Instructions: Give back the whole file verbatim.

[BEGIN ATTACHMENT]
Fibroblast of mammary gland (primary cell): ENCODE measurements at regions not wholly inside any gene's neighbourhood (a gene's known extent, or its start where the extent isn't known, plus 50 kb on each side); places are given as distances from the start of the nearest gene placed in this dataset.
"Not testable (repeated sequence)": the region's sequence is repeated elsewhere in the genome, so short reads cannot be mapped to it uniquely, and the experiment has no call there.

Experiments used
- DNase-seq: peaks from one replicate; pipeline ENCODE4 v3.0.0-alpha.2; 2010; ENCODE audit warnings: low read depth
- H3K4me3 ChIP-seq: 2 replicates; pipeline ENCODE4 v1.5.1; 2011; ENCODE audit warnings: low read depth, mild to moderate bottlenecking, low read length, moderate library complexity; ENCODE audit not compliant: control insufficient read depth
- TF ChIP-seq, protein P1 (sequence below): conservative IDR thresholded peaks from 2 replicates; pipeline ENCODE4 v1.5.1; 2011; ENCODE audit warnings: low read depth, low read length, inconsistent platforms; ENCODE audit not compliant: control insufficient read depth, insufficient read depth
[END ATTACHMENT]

Fibroblast of mammary gland (primary cell): ENCODE measurements at regions not wholly inside any gene's neighbourhood (a gene's known extent, or its start where the extent isn't known, plus 50 kb on each side); places are given as distances from the start of the nearest gene placed in this dataset.
"Not testable (repeated sequence)": the region's sequence is repeated elsewhere in the genome, so short reads cannot be mapped to it uniquely, and the experiment has no call there.

Experiments used
- DNase-seq: peaks from one replicate; pipeline ENCODE4 v3.0.0-alpha.2; 2010; ENCODE audit warnings: low read depth
- H3K4me3 ChIP-seq: 2 replicates; pipeline ENCODE4 v1.5.1; 2011; ENCODE audit warnings: low read depth, mild to moderate bottlenecking, low read length, moderate library complexity; ENCODE audit not compliant: control insufficient read depth
- TF ChIP-seq, protein P1 (sequence below): conservative IDR thresholded peaks from 2 replicates; pipeline ENCODE4 v1.5.1; 2011; ENCODE audit warnings: low read depth, low read length, inconsistent platforms; ENCODE audit not compliant: control insufficient read depth, insufficient read depth